Truly, then, the Scripture [Shepherd of Hermas] declared, which says, “First of all believe that there is one God, who has established all things, and completed them, and having caused that from what had no being, all things should come into existence: “He who contains all things, and is Himself contained by no one.
Irenæus, Against Heresies 4.20.2
Even in the early third century Origen cited the Shepherd as Scripture, while he was aware that some did despise this book.
But that we may believe on the authority of holy Scripture that such is the case, hear how in the book of Maccabees, where the mother of seven martyrs exhorts her son to endure torture, this truth is confirmed; for she says, “I ask of thee, my son, to look at the heaven and the earth, and at all things which are in them, and beholding these, to know that God made all these things when they did not exist.” In the book of the Shepherd also, in the first commandment, he speaks as follows: “First of all believe that there is one God who created and arranged all things, and made all things to come into existence, and out of a state of nothingness.”
Origen, de Principiis 2.1.5
For as man is said to consist of body, and soul, and spirit, so also does sacred Scripture, which has been granted by the divine bounty s for the salvation of man; which we see pointed out, moreover, in the little book of The Shepherd, which seems to be despised by some, where Hermas is commanded to write two little books, and afterwards to announce to the presbyters of the Church what he learned from the Spirit. For these are the words that are written: “And you will write,” he says, “two books; and you will give the one to Clement, and the other to Grapte. And let Grapte admonish the widows and orphans, and let Clement send through all the cities.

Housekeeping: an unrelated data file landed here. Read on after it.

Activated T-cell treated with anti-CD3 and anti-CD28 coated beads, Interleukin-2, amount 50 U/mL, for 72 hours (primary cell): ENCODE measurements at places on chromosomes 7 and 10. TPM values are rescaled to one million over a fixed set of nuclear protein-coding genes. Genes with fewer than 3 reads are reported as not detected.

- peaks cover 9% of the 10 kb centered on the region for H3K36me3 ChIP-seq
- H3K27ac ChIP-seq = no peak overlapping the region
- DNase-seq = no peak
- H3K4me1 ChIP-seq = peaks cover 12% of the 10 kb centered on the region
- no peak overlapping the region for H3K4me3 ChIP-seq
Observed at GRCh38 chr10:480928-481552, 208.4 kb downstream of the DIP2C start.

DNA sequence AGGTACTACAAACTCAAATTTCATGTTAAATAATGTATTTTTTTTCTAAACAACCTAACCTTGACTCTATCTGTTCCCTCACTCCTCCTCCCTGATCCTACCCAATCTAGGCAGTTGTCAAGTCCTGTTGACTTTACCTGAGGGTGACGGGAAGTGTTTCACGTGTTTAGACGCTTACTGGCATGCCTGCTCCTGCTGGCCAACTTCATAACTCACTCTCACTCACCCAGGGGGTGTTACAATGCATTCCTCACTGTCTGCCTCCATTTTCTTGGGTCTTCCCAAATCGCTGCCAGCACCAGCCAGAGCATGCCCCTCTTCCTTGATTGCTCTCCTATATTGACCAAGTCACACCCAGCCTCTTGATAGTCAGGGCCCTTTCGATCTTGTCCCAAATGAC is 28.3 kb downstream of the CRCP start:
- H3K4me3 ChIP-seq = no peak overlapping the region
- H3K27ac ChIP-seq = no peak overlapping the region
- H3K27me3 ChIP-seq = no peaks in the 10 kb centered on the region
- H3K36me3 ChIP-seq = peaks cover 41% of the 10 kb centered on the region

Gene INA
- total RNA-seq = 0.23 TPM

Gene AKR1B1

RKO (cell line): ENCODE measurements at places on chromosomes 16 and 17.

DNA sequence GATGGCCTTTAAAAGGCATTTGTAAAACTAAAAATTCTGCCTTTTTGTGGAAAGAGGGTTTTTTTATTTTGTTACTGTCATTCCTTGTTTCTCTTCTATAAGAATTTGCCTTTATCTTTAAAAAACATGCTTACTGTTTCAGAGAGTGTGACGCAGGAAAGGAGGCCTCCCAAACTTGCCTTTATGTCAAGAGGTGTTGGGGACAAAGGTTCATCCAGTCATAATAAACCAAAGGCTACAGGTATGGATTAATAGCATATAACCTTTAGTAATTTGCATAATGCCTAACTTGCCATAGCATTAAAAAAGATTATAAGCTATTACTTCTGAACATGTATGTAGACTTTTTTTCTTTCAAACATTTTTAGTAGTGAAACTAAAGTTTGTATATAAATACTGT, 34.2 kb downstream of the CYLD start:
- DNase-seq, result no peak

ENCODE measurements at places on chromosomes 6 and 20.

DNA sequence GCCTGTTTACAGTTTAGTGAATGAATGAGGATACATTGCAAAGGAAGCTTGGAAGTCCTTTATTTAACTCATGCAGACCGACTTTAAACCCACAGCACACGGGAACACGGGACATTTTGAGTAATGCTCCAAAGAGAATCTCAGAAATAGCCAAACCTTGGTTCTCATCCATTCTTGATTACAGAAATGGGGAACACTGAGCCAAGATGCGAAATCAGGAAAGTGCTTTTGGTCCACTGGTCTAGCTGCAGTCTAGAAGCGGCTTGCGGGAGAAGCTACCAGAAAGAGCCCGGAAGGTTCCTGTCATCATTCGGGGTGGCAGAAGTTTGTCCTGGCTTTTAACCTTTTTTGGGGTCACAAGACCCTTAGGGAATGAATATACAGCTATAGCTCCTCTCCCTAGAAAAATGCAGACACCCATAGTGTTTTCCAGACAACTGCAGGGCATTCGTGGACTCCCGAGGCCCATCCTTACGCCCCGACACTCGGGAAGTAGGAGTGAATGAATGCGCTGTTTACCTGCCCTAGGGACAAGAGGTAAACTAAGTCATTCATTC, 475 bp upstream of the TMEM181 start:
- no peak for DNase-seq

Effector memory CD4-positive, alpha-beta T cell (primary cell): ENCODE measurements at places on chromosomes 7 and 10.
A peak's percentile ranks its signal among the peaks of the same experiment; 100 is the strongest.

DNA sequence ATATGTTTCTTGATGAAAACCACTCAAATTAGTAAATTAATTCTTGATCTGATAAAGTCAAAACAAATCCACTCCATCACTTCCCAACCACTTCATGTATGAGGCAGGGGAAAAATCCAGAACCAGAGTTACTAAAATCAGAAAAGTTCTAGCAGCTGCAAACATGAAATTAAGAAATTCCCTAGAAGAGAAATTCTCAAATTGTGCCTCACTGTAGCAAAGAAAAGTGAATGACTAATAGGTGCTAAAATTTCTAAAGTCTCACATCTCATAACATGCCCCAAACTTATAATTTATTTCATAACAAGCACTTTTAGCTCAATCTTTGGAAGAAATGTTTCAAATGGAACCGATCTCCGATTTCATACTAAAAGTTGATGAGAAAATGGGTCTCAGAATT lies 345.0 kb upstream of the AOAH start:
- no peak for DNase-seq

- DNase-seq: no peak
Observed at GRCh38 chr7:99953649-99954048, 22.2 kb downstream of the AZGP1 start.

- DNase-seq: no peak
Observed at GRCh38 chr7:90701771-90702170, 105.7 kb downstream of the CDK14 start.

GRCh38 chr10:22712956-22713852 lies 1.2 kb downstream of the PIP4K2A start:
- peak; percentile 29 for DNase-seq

Origen, de Principiis 4.1.11
In Table 1 Dr. Jones shows three early lists of New Testament books: Muratorian list, Codex Claromontanus and Eusebius list. In Muratorian list he combined 2 and 3 John into one book but actually the list has only 1 and 2 John (refer to my earlier post). How did he know that they were combined into one book? To the best of my knowledge they did not combine any books of New Testament in antiquity. They did that to some Old Testament books like Ruth was combined with Judges and Lamentations with Jeremiah. Table 1 also shows Codex Claromontanus (or known as Clermont list) as to have all twenty seven books. The same list in F.F. Bruce’s Canon of Scripture (page 218) does not have Philippians, 1 & 2 Thessalonians and Hebrews. Since the whole corpus of Paul’s thirteen epistles was generally accepted the omission of Philippians, 1 & 2 Thessalonians was most likely accidental, but the same may not apply to Hebrews.